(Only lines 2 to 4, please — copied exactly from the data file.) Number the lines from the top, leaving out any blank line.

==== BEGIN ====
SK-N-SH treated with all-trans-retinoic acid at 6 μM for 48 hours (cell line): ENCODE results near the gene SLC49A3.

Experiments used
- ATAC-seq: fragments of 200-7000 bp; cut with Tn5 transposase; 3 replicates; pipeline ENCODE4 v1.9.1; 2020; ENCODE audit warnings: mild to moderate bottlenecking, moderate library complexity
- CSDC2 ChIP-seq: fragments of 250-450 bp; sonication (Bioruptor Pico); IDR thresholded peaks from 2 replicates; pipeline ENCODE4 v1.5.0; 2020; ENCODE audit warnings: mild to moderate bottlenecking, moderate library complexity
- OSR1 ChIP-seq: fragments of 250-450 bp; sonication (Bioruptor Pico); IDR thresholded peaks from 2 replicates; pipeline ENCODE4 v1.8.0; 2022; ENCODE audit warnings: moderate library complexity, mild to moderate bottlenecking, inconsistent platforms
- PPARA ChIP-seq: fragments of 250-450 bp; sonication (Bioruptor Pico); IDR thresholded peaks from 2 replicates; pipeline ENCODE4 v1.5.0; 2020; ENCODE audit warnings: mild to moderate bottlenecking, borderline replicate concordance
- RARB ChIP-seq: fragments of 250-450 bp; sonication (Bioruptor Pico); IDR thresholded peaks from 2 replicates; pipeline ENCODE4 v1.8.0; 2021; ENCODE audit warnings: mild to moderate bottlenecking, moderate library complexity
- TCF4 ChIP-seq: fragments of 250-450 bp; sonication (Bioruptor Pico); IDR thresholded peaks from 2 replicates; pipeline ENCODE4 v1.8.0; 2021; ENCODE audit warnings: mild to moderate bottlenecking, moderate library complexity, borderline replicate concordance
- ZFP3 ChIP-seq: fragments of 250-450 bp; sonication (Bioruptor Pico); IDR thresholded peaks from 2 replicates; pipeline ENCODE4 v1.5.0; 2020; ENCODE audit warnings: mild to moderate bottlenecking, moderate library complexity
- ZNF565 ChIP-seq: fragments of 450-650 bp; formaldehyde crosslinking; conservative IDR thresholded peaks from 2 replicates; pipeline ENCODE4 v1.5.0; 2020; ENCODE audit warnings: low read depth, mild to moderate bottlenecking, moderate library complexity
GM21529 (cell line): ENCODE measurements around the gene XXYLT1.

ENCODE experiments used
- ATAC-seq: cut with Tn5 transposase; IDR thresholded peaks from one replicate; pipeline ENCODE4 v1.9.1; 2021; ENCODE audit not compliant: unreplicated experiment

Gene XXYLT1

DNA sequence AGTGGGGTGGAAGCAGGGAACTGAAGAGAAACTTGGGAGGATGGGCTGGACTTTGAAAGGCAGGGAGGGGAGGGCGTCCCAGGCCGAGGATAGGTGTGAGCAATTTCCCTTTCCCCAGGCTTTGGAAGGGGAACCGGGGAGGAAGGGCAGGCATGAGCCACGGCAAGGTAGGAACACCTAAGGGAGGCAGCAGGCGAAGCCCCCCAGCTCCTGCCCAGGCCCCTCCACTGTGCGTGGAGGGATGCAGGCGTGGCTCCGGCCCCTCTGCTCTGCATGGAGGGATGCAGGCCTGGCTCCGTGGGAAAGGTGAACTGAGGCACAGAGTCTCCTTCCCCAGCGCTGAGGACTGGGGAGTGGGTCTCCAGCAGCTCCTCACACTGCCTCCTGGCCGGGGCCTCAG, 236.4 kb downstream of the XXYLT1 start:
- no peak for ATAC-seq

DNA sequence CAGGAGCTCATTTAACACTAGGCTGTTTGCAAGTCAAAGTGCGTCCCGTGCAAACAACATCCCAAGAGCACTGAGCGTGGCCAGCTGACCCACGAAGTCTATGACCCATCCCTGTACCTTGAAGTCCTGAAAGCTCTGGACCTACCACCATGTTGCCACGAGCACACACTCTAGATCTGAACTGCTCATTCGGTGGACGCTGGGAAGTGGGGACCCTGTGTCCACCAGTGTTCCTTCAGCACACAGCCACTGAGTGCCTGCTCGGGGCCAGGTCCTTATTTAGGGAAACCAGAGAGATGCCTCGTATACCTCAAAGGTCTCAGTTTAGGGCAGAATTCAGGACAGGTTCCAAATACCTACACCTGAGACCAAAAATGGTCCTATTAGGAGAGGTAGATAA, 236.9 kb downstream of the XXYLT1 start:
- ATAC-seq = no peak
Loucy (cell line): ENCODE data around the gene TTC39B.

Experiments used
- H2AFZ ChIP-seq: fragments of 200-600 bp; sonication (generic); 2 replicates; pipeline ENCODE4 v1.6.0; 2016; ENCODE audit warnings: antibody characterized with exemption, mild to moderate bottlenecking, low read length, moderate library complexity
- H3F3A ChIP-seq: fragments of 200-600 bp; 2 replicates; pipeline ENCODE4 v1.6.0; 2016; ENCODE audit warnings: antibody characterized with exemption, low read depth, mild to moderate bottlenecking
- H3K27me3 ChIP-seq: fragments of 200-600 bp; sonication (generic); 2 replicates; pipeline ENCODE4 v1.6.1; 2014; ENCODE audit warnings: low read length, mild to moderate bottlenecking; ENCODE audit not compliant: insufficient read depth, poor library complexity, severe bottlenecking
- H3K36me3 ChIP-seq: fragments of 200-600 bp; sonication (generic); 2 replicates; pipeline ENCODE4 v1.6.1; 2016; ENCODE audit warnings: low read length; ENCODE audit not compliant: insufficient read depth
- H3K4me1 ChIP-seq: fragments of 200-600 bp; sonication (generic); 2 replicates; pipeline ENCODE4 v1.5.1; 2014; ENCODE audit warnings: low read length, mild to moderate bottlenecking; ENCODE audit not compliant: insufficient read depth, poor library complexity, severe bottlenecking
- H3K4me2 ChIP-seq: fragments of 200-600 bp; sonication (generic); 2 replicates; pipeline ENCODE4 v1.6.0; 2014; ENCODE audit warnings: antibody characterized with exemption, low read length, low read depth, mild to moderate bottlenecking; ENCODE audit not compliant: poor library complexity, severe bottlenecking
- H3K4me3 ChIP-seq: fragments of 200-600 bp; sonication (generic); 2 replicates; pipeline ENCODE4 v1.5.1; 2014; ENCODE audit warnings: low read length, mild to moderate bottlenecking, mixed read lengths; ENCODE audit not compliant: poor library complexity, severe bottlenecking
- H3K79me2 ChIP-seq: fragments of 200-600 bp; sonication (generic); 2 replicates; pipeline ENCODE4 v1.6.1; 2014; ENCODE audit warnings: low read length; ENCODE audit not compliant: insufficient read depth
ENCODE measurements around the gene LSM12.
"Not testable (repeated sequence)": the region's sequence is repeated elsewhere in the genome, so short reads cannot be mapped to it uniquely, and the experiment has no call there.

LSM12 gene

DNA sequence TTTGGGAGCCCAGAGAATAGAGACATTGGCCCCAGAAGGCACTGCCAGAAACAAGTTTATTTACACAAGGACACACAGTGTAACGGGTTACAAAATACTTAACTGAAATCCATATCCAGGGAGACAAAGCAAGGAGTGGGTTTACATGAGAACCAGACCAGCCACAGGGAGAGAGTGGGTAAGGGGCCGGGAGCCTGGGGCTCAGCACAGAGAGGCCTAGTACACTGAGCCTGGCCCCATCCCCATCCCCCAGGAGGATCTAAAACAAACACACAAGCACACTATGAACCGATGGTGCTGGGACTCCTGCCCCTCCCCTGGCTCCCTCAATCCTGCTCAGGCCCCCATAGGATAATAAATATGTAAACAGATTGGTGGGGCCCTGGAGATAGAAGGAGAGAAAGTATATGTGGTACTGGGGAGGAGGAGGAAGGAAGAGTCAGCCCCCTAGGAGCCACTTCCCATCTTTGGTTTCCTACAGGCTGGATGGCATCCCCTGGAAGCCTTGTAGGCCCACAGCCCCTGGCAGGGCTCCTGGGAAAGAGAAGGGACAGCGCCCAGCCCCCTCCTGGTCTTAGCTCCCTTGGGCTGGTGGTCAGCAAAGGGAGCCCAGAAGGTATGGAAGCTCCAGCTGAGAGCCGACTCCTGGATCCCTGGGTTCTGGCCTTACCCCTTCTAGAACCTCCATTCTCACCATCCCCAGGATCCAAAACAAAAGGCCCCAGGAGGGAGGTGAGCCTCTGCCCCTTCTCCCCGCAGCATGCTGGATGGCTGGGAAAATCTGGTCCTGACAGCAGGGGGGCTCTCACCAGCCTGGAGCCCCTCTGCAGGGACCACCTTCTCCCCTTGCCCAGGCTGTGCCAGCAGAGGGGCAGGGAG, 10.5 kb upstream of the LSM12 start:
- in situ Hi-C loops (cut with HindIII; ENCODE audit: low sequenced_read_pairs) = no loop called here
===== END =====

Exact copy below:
Experiments used
- ATAC-seq: fragments of 200-7000 bp; cut with Tn5 transposase; 3 replicates; pipeline ENCODE4 v1.9.1; 2020; ENCODE audit warnings: mild to moderate bottlenecking, moderate library complexity
- CSDC2 ChIP-seq: fragments of 250-450 bp; sonication (Bioruptor Pico); IDR thresholded peaks from 2 replicates; pipeline ENCODE4 v1.5.0; 2020; ENCODE audit warnings: mild to moderate bottlenecking, moderate library complexity